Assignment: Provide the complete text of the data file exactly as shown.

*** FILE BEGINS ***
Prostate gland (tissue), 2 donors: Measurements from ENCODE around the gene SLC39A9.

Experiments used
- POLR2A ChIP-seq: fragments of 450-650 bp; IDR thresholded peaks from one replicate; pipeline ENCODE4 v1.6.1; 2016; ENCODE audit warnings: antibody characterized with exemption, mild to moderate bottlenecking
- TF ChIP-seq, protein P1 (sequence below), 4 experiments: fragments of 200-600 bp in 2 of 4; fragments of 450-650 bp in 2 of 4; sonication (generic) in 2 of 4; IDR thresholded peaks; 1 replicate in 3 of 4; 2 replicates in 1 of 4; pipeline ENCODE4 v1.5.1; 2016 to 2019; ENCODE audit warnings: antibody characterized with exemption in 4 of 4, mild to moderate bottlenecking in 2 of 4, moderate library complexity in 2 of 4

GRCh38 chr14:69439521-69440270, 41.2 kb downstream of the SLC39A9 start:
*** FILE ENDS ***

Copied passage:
Prostate gland (tissue), 2 donors: Measurements from ENCODE around the gene SLC39A9.

Experiments used
- POLR2A ChIP-seq: fragments of 450-650 bp; IDR thresholded peaks from one replicate; pipeline ENCODE4 v1.6.1; 2016; ENCODE audit warnings: antibody characterized with exemption, mild to moderate bottlenecking
- TF ChIP-seq, protein P1 (sequence below), 4 experiments: fragments of 200-600 bp in 2 of 4; fragments of 450-650 bp in 2 of 4; sonication (generic) in 2 of 4; IDR thresholded peaks; 1 replicate in 3 of 4; 2 replicates in 1 of 4; pipeline ENCODE4 v1.5.1; 2016 to 2019; ENCODE audit warnings: antibody characterized with exemption in 4 of 4, mild to moderate bottlenecking in 2 of 4, moderate library complexity in 2 of 4

GRCh38 chr14:69439521-69440270, 41.2 kb downstream of the SLC39A9 start: